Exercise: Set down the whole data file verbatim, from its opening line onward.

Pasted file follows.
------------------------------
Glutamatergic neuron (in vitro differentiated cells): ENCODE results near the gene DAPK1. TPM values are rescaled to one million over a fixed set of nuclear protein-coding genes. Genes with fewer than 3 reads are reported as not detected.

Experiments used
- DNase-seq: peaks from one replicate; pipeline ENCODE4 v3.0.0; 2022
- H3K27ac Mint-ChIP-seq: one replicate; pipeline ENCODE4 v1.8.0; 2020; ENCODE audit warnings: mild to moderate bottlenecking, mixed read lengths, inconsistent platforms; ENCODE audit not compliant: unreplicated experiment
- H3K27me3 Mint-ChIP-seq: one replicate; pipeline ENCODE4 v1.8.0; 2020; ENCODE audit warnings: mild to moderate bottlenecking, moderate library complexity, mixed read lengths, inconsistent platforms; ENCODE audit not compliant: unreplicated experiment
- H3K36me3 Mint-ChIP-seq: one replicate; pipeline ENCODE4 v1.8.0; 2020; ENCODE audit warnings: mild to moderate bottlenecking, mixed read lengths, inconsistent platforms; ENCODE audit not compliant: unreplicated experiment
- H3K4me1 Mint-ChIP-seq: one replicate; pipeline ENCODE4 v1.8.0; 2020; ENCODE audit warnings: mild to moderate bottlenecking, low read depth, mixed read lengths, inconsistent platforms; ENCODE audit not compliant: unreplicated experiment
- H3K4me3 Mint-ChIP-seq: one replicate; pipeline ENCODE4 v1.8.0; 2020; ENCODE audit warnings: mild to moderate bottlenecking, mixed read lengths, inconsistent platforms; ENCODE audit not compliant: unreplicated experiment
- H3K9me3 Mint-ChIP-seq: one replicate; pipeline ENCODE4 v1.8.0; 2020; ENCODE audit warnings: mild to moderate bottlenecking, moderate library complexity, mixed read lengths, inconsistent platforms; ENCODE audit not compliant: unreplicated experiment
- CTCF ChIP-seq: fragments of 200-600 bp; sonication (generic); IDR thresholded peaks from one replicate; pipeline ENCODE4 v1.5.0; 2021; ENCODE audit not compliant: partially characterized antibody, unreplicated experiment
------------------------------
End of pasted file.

Glutamatergic neuron (in vitro differentiated cells): ENCODE results near the gene DAPK1. TPM values are rescaled to one million over a fixed set of nuclear protein-coding genes. Genes with fewer than 3 reads are reported as not detected.

Experiments used
- DNase-seq: peaks from one replicate; pipeline ENCODE4 v3.0.0; 2022
- H3K27ac Mint-ChIP-seq: one replicate; pipeline ENCODE4 v1.8.0; 2020; ENCODE audit warnings: mild to moderate bottlenecking, mixed read lengths, inconsistent platforms; ENCODE audit not compliant: unreplicated experiment
- H3K27me3 Mint-ChIP-seq: one replicate; pipeline ENCODE4 v1.8.0; 2020; ENCODE audit warnings: mild to moderate bottlenecking, moderate library complexity, mixed read lengths, inconsistent platforms; ENCODE audit not compliant: unreplicated experiment
- H3K36me3 Mint-ChIP-seq: one replicate; pipeline ENCODE4 v1.8.0; 2020; ENCODE audit warnings: mild to moderate bottlenecking, mixed read lengths, inconsistent platforms; ENCODE audit not compliant: unreplicated experiment
- H3K4me1 Mint-ChIP-seq: one replicate; pipeline ENCODE4 v1.8.0; 2020; ENCODE audit warnings: mild to moderate bottlenecking, low read depth, mixed read lengths, inconsistent platforms; ENCODE audit not compliant: unreplicated experiment
- H3K4me3 Mint-ChIP-seq: one replicate; pipeline ENCODE4 v1.8.0; 2020; ENCODE audit warnings: mild to moderate bottlenecking, mixed read lengths, inconsistent platforms; ENCODE audit not compliant: unreplicated experiment
- H3K9me3 Mint-ChIP-seq: one replicate; pipeline ENCODE4 v1.8.0; 2020; ENCODE audit warnings: mild to moderate bottlenecking, moderate library complexity, mixed read lengths, inconsistent platforms; ENCODE audit not compliant: unreplicated experiment
- CTCF ChIP-seq: fragments of 200-600 bp; sonication (generic); IDR thresholded peaks from one replicate; pipeline ENCODE4 v1.5.0; 2021; ENCODE audit not compliant: partially characterized antibody, unreplicated experiment